Baby study was really cool - very cute! you get to follow a baby that you get assigned at the very beginning of year one for the majority of your first year and see how it develops over the duration of the time you visit. Helps you learn stuff like child development and health promotion initiatives for infants.

    Yeah the anatomy teaching is very good here, as a bonus unlike lots of the other newer med schools we do dissections which really helps with visualising and understanding what you cover in lectures.

    Hope that helps!
     
  3. scaryhair

    scaryhair New Member

    Joined:
    Jun 9, 2008
    Messages:
    140
    Likes Received:
    0
    I'd also be interested in hearing about any other BSMS experiences.

    Also, this may be a bit of a stupid question, but as BSMS is a medical school made up of both the universities of Brighton and Sussex, do the medical students get access to the facilities of both universities, or just the one that they live in halls for?
     
  4. pauly

    pauly New Member

    Joined:
    Nov 9, 2004
    Messages:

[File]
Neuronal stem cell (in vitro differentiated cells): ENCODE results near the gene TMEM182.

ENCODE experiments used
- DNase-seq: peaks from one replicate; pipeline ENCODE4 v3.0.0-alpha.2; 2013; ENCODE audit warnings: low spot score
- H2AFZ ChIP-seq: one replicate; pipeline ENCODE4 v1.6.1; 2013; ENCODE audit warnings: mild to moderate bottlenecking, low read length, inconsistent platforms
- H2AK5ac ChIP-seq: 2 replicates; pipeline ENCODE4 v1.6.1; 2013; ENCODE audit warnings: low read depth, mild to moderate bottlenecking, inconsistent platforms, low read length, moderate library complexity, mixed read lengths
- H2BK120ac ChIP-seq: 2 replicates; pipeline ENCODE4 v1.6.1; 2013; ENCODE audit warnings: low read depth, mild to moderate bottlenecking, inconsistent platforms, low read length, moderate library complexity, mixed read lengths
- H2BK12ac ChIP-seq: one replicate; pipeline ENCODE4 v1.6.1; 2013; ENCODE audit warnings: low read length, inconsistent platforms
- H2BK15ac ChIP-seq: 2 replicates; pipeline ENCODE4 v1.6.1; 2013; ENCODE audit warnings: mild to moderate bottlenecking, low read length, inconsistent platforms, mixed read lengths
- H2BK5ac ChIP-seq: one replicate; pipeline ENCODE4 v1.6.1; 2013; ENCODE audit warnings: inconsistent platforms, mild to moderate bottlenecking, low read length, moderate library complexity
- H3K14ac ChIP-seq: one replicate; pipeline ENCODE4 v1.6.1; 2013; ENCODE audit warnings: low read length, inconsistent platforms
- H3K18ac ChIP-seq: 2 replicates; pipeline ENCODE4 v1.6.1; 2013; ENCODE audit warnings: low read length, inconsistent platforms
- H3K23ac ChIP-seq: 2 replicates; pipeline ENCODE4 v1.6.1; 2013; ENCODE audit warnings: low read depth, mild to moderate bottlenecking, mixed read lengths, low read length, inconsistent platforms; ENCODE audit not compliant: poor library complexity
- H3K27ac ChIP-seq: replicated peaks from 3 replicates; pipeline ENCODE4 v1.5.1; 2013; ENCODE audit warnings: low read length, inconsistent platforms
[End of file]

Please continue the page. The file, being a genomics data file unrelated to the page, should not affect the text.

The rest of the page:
85
    Likes Received:
    0
    was wondering about your personal experiences on the course. During clinical practice in first and second year what did you do?

    Clinical practice in the first and second year consists of one afternoon a week in primary or secondary care. In primary care, you partner up with someone in your year and are allocated a GP, which is good for continuity of clinical teaching throughout the year.The GP visits also link to the systems based teaching, i.e. if you are learning about the cardiovascular system, the GP may purposely bring in a patient with cardiovascular signs to examine, in addition to the normal flux of patients. Secondary care visits involve the usually deparments such as cardiology, psychiatry ect.